“How to Love a Jamaican” is an engaging collection of eleven short stories from debut author Alexia Arthurs. These are not your “typical” immigrant stories, however. Arthurs is not afraid to delve deeply into the lives of her characters and discuss complex issues of sex, class, and race both in Jamaica and within the lives of Jamaicans living in America.

All of these stories are about Jamaicans and cover a wide variety of their lives–male and female, straight and gay, old, young, and middle aged, on the island and in America. The characters are not linked, but this is definitely a cohesive collection of stories. In “Mash Up Love,” a set of identical male twins vie for the attention of their mother and loved ones. “The Ghost of Jia Yi” is about a young college student’s adjustment to America and her realization that she is an outsider. “Light Skinned Girls and Some Kelly Rowlands” is about the class conflicts within a friendship between two college girls, one Jamaican born, the other U.S. born with Jamaican born parents. “Bad Behavior” is about a free-spirited teenage girl sent to the island for disobeying her parents, with the hope that her stern Jamaican grandmother will ‘straighten’ out her wayward behavior. I also liked “Shirley from a Small Place,” about a Jamaican American pop star who finds international success and deals with the pitfalls of fame.

It’s hard to choose a favorite story here, I really liked every single selection. Even though the stories share similar themes, there were no repeats and not a single word was wasted.

4.5 stars. I will definitely read the next thing that Alexia Arthurs writes.

[NOTE: An electronic copy of this book was provided by the publisher and NetGalley in exchange for an honest review.]

Review: Hell is a Very Small Place

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Review for "Hell is a Very Small Place: Voices from Solitary Confinement" by Jean Casella, James Ridgeway, & Sarah Shourd (2016)

Rating: 4 out of 5 stars

As an educator I’ve always been interested in the criminal justice system–how so many people get caught up it, how they survive there, and of course, how they can stay out. This book is a collection of essays about the subject of solitary confinement, otherwise known as administrative segregation (ad segs), special housing units (SHUs), and various other names depending on the state and institution responsible for their use. Regardless it’s all the same–23 or 24 hours a day in a small cell alone, often with no books, tv or radios, communication with outside people, papers to write with, or any form of stimulation other than the concrete walls. It is such a mind numbing and soul crushing experience that the UN has declared it torture and countless doctors and mental health experts have denounced its use. Yet, it continues on an unprecedented level in our nation’s jails and prisons.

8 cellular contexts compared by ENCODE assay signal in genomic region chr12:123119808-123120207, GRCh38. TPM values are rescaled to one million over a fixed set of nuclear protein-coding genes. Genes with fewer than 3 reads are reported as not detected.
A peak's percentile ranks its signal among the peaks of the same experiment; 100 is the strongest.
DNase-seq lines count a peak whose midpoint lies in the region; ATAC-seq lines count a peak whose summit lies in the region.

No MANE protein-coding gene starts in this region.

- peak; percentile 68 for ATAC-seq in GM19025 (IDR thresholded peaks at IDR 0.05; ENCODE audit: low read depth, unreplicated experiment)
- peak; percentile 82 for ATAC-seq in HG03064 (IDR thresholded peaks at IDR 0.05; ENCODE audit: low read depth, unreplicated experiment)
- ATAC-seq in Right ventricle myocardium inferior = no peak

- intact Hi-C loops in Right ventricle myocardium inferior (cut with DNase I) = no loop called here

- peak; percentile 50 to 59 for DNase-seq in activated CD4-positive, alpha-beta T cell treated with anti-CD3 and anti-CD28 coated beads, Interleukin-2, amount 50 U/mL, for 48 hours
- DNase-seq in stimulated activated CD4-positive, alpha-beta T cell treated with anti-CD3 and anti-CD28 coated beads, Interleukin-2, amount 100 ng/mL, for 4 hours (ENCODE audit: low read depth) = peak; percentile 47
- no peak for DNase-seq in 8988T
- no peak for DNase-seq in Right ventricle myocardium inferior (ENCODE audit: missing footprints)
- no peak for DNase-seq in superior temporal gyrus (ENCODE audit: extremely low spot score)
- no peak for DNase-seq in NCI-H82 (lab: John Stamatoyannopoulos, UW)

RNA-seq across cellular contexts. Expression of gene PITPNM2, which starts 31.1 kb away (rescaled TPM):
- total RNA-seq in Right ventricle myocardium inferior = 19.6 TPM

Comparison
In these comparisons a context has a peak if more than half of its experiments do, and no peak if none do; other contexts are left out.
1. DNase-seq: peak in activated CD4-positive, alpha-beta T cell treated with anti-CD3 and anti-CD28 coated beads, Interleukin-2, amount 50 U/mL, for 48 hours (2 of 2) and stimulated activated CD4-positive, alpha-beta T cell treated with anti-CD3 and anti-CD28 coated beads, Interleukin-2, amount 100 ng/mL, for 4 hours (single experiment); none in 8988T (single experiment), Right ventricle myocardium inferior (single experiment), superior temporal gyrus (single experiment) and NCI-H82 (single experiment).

There’s a really good historical perspective on solitary confinement in the U.S. in the beginning of the book. Solitary confinement was used widely in the 1800’s and then abandoned due to its terrifying psychological effects. In the 1970’s, the practice was picked up again, mostly due to prison overcrowding, lack of educational and training programs, higher levels of violence, etc. The essays in this volume are particularly powerful, all of them either from people currently in solitary who have been there for long periods of time (20 years or more) or from people who are now free individuals, living with the psychological effects of this practice. The last section is a series of articles by experts, all of which condemn the practice and offer solutions.

It is easy to dismiss this book and the issues it brings up with the Trump-era view that criminals are terrible people who belong in prison. It’s even easier to say that these terrible people deserve punishment on top of the punishment they’ve already received for not following the rules. This is simply not true. Many of the people who are sent to solitary are sent there for non-violent offenses, sometimes for something as simple as “possessing too many postage stamps,” “associating with known gang members” (California), or in New York state, for “wearing shower shoes outside of the shower” or “using profanity.” Time in the SHU is usually given by prison officials and the prisoner often has no right to a defense. And the punishments can be as long as the officials deem necessary–weeks, months, even years. Or, in some cases, life.

I definitely recommend this book. Despite what we think of the people in the correctional system, the fact remains that many of these “terrible” people will get out–someday. They will live next to us and share our social spaces. The question becomes one of whether we would prefer someone who’s been rehabilitated with kindness or someone who’s been locked in a cage like an animal. I personally prefer the former.

This is a great book. Read it!